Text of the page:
It was in this latter role that Arlosoroff negotiated the HaAvara Agreement with the Nazi Party, in 1933. It permitted the transfer of Jewish capital from Germany to Palestine by immigrants or investors in the form of German goods. Although it protected – to some degree – the capital of German-Jewish emigres to Palestine, the agreement also assisted the Germans through increased production and export of goods which, technically, were bought by Jews at the other end. The agreement was highly controversial, and drew harsh criticism from the right-wing Jewish press in Palestine. Two days after he returned from its negotiations in Germany, Arlosoroff was shot and killed while walking on the beach with his wife. The murder has not been solved to this day, but various theories abound. Many believe that Arlosoroff was killed by members of the extreme, ‘Maximalist’ wing of Ze’ev Jabotinsky’s Revisionist Party, and three of the party’s members – Abba Ahimeir, Zvi Rosenblatt, and Avraham Stavsky – were arrested in connection to the murder. All three were subsequently acquitted; Ahimeir, before the trial began, Rosenblatt and Stavsky, after standing trial (although Stavsky was originally found guilty and acquitted only on appeal). Others believe that Arlosoroff was murdered by two Arab youths, in a foiled robbery attempt. And some believe that he was murdered by Nazi agents: not only had he just negotiated the HaAvara Agreement, but he had been on very friendly terms, perhaps even romantically-so, with Magda Behrend – later, Magda Goebbels – just after the end of the First World War. The irreparable damage that such information would have caused to the Nazi propaganda machine, if leaked to the German public, goes without saying.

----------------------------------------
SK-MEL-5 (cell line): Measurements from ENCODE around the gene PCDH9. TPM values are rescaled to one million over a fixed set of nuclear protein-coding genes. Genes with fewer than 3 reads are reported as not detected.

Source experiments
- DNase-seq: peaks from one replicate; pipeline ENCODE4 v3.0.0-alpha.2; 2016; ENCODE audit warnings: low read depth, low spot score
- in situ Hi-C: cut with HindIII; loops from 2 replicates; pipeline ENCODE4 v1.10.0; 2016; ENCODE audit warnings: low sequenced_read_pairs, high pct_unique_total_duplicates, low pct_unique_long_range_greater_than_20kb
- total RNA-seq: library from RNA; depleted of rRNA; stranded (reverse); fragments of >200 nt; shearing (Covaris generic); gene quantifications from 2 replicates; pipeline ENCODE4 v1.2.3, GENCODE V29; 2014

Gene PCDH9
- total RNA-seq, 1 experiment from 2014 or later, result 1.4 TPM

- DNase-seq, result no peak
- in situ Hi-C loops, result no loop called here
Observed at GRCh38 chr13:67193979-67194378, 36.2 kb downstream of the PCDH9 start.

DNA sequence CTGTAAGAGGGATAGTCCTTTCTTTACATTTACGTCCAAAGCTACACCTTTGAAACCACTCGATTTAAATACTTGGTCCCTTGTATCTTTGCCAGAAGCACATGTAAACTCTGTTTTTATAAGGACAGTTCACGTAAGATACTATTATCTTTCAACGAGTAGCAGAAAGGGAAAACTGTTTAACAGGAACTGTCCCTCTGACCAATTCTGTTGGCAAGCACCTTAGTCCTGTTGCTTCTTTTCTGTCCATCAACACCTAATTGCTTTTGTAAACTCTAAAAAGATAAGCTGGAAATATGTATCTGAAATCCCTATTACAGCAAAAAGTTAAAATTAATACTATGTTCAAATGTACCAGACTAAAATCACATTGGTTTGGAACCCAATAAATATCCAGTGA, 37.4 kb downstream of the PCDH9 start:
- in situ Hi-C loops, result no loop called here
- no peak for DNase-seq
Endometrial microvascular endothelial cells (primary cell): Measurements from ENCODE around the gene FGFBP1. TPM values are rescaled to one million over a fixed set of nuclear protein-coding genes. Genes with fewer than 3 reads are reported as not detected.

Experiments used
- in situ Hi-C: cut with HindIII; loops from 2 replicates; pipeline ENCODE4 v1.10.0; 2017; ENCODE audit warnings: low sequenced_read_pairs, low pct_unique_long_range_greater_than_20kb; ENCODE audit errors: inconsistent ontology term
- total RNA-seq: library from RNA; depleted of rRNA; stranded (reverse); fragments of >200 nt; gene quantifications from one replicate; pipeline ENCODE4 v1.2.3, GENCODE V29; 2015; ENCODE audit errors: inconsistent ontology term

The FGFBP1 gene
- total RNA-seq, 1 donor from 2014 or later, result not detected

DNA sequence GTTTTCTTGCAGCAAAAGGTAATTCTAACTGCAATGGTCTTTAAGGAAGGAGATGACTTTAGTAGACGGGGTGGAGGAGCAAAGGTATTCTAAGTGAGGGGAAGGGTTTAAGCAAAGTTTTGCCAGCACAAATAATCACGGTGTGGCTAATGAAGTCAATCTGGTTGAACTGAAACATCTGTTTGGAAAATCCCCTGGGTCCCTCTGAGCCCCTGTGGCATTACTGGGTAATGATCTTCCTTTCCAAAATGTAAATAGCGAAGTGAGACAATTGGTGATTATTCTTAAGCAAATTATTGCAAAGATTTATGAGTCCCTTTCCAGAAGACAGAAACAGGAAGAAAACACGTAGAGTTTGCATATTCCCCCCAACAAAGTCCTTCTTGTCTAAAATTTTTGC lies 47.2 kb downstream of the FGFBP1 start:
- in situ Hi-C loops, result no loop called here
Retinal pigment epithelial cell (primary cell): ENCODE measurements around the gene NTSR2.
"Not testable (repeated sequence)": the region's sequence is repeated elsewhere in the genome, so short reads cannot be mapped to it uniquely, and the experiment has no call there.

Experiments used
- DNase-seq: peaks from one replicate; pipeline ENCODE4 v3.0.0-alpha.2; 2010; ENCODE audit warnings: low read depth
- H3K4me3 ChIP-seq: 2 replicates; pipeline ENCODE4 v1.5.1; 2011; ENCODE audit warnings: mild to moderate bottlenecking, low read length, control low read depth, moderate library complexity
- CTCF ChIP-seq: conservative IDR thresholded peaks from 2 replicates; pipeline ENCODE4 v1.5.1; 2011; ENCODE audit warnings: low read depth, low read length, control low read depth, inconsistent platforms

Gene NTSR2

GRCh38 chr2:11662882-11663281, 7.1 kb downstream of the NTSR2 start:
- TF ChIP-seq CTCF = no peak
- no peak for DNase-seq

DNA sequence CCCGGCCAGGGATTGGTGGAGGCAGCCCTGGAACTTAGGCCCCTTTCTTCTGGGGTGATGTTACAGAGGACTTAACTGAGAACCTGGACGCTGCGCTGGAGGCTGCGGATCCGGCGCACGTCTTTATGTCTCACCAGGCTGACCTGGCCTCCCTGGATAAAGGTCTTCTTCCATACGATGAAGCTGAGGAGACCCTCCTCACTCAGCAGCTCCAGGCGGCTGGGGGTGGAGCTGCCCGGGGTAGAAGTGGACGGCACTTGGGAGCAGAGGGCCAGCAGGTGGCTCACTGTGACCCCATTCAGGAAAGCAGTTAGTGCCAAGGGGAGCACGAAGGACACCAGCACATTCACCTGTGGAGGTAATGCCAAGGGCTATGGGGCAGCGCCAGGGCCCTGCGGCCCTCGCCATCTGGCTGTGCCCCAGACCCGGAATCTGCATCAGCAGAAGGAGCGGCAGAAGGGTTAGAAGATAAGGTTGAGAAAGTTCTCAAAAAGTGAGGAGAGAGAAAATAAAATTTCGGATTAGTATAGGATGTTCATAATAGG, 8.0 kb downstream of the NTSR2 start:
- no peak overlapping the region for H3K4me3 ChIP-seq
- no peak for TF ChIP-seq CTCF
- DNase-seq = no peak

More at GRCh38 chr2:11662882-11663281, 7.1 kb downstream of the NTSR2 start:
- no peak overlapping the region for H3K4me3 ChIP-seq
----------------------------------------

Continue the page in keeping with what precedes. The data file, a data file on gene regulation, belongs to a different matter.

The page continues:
No matter who killed Arlosoroff, his murder cut short the life and career of one of the most important and brilliant figures in Zionist political life in British Mandatory Palestine. Indeed, Arlosoroff’s killing remained the Jewish political murder until the assassination of Yitzhak Rabin, in 1995.